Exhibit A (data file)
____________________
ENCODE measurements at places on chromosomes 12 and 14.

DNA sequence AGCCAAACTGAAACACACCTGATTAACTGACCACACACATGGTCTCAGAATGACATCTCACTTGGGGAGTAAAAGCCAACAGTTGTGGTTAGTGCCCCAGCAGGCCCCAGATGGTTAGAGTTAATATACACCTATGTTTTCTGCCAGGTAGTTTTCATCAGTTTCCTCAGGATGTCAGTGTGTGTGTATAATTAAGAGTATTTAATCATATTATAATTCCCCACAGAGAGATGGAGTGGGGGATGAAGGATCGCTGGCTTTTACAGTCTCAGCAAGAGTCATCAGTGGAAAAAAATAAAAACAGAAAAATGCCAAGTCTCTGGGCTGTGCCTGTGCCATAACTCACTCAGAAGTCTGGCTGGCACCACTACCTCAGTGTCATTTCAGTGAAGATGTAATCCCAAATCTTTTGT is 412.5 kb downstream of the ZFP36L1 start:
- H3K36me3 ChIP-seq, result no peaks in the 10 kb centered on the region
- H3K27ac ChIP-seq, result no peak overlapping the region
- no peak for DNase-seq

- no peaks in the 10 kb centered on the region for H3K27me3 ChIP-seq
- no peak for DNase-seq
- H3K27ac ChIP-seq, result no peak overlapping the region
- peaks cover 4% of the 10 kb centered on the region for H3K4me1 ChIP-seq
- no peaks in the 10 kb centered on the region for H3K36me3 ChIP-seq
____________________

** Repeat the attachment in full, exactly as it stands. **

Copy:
ENCODE measurements at places on chromosomes 12 and 14.

DNA sequence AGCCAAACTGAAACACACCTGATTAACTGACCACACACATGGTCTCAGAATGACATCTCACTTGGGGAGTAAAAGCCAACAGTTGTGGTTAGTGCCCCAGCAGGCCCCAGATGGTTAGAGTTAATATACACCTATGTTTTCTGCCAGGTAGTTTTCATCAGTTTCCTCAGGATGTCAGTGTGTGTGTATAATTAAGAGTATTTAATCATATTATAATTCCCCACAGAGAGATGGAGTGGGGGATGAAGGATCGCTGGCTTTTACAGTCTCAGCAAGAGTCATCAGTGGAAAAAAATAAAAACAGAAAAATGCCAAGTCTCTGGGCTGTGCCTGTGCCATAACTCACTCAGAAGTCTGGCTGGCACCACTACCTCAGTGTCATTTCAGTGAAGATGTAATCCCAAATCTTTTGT is 412.5 kb downstream of the ZFP36L1 start:
- H3K36me3 ChIP-seq, result no peaks in the 10 kb centered on the region
- H3K27ac ChIP-seq, result no peak overlapping the region
- no peak for DNase-seq

- no peaks in the 10 kb centered on the region for H3K27me3 ChIP-seq
- no peak for DNase-seq
- H3K27ac ChIP-seq, result no peak overlapping the region
- peaks cover 4% of the 10 kb centered on the region for H3K4me1 ChIP-seq
- no peaks in the 10 kb centered on the region for H3K36me3 ChIP-seq